Aducanumab, developed by Biogen, a Cambridge, Massachusetts biotech company, acts as a monoclonal antibody, and has shown impressive results in early tests on patients with early stages of the disease. The drug reduced the amyloid plaque buildup in the brain, a commonly associated symptom in those affected by Alzheimer’s. Additional results in the tests showed a reduction of cognitive decline and dementia.
According to the Mini Mental Status Exam, people at risk of Alzheimer’s who got a placebo lost around 3 points over a year. In contrast, those participants who got the lowest dose of aducanumab worsened by just two points, and those who got a higher dose lost less than a point.
The study involved 166 volunteers, and prompted the company to immediately move to a much bigger clinical trial. There is no doubt that many would be extremely excited by the prospect of an Alzheimer’s treatment, but there are more questions lurking beneath the surface.
In the U.S. about 5 million people have Alzheimer’s. A pill that could offer those people some extra time with their loved ones is regarded as an important step forward. However, there is no guarantee that this will lessen the fear surrounding the disease, or if it will even effectively stop the dying process.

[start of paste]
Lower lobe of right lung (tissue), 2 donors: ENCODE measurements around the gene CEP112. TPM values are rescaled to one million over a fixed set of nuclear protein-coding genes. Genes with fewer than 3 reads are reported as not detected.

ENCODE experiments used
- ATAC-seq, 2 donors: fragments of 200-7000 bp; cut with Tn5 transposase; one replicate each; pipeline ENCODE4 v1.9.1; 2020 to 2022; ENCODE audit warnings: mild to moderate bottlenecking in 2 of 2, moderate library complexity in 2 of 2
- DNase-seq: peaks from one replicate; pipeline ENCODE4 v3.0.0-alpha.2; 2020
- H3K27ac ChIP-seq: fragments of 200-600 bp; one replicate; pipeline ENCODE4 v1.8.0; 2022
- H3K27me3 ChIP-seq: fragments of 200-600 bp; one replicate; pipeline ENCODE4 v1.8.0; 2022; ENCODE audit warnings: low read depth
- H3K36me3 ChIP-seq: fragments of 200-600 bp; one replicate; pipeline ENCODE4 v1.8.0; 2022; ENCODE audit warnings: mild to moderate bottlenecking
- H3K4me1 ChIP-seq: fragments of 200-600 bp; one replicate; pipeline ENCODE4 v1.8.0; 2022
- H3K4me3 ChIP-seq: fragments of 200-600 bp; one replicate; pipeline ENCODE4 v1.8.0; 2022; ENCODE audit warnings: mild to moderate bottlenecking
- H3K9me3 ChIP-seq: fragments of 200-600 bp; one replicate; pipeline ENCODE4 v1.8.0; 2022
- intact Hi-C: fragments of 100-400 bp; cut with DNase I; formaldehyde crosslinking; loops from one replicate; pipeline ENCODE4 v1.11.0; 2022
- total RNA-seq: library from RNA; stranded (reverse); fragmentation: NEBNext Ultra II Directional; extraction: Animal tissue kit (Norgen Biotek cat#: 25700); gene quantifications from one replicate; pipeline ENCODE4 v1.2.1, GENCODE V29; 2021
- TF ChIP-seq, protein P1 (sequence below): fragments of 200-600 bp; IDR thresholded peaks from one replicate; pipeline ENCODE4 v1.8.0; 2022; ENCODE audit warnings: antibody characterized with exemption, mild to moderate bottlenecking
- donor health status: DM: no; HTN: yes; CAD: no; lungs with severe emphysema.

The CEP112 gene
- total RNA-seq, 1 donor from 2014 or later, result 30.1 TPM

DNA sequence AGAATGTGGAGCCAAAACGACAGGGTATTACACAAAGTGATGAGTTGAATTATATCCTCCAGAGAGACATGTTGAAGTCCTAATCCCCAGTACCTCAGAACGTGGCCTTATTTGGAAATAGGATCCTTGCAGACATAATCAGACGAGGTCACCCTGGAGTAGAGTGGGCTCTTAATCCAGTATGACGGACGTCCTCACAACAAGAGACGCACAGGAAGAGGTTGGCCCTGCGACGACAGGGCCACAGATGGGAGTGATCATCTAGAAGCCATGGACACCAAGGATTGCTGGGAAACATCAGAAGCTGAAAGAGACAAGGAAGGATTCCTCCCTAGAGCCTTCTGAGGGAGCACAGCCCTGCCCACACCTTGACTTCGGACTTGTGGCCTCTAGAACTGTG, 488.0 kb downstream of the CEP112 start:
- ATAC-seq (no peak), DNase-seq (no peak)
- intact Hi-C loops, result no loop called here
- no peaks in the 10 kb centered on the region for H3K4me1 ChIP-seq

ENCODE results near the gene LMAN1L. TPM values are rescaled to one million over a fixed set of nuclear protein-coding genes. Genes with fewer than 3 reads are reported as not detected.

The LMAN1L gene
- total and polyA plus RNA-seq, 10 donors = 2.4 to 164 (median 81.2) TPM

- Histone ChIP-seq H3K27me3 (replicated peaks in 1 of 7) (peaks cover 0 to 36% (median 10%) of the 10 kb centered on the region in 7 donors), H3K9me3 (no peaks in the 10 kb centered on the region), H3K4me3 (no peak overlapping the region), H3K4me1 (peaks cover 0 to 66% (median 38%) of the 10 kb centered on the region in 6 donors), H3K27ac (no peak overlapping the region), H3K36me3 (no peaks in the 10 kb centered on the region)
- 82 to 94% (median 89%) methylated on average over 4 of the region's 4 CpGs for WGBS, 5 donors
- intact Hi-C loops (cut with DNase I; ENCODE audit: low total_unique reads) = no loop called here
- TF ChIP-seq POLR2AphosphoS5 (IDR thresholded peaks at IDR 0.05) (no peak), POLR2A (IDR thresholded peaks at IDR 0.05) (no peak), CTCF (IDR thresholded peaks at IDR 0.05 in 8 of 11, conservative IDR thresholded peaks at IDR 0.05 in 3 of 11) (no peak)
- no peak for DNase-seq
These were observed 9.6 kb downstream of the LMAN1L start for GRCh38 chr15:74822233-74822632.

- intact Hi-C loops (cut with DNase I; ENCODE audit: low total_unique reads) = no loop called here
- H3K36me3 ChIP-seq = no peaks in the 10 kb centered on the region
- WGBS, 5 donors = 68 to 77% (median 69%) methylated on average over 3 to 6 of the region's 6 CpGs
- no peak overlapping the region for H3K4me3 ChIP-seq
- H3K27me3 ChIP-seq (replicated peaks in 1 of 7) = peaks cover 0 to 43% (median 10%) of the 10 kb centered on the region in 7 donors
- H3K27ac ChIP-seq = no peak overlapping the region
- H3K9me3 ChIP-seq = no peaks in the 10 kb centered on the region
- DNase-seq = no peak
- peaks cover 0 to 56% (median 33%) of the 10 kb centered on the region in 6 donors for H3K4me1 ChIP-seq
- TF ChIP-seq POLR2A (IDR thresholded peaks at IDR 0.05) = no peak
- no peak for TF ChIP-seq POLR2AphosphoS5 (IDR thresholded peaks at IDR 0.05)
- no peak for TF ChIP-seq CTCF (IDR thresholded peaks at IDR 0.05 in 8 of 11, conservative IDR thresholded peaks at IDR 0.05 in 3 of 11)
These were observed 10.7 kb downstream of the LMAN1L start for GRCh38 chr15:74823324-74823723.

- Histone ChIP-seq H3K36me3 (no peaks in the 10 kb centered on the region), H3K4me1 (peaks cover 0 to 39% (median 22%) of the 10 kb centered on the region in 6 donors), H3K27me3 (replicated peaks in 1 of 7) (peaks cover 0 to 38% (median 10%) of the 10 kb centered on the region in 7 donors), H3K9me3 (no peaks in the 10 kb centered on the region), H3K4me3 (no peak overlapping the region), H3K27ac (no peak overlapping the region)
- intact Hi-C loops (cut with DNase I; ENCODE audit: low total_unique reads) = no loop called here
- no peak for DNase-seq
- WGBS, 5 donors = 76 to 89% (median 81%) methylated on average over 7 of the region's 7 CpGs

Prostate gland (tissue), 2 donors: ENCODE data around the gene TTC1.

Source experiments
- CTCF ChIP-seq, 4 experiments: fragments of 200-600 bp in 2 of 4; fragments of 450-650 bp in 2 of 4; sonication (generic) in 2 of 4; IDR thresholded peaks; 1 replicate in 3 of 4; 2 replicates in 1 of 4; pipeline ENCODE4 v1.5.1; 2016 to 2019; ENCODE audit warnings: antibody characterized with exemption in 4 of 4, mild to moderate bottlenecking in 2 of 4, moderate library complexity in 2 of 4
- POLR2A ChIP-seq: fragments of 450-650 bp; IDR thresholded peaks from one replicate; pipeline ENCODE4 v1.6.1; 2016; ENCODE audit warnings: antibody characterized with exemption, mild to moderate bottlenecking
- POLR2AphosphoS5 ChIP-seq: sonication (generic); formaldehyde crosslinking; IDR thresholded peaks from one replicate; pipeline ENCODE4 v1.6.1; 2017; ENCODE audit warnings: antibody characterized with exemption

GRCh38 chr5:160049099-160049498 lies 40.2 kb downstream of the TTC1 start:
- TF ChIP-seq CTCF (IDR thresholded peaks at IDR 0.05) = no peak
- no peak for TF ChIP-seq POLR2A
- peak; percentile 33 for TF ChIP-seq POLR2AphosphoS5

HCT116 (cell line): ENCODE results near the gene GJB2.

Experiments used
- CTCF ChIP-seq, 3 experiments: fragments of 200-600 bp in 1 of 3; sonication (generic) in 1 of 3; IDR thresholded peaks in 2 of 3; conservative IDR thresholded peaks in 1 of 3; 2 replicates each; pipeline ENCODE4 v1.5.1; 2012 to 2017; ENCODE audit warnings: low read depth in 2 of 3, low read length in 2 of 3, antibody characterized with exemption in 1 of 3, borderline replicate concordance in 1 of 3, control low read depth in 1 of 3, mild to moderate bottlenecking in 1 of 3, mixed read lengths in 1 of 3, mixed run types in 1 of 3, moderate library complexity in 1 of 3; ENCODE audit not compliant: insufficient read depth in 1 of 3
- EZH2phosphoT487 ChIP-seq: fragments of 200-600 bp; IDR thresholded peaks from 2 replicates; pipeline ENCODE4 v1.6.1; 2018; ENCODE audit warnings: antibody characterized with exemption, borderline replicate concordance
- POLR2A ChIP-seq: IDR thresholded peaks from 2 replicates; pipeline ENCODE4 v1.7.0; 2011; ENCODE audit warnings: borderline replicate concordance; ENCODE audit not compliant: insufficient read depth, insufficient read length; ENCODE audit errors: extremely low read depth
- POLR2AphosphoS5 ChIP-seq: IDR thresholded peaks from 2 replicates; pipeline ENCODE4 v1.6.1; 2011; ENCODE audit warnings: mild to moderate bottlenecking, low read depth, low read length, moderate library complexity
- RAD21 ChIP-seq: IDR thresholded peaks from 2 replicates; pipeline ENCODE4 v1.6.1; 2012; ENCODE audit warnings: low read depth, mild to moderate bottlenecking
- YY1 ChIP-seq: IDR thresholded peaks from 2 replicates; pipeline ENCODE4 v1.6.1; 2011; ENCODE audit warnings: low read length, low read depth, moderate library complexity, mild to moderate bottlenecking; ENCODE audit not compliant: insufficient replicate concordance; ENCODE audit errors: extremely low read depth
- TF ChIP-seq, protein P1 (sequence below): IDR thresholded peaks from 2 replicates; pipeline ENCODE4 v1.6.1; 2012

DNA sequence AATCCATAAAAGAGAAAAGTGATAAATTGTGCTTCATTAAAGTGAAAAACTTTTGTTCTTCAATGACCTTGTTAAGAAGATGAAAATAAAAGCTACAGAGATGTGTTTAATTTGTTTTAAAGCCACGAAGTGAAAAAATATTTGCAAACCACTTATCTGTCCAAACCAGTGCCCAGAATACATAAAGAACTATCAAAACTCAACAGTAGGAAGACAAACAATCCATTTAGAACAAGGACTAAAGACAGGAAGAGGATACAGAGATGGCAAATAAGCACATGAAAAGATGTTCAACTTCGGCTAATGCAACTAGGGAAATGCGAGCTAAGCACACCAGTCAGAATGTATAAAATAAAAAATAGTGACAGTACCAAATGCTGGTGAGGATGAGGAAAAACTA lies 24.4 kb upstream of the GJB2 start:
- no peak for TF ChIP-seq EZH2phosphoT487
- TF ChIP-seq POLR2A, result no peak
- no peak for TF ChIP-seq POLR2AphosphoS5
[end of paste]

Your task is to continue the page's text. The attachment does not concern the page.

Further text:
The treatment also calls into question many ethical debates, such as who will get the pill and why. If such a cure existed, it is not guaranteed that it would be available to everyone.
Furthermore, the cost is another important aspect of the matter, not to mention whether living longer with the disease is in fact such a good thing.
Currently, family members of patients of Alzheimer’s have reasons to be happy about, but later tests and provide answers to these concerns.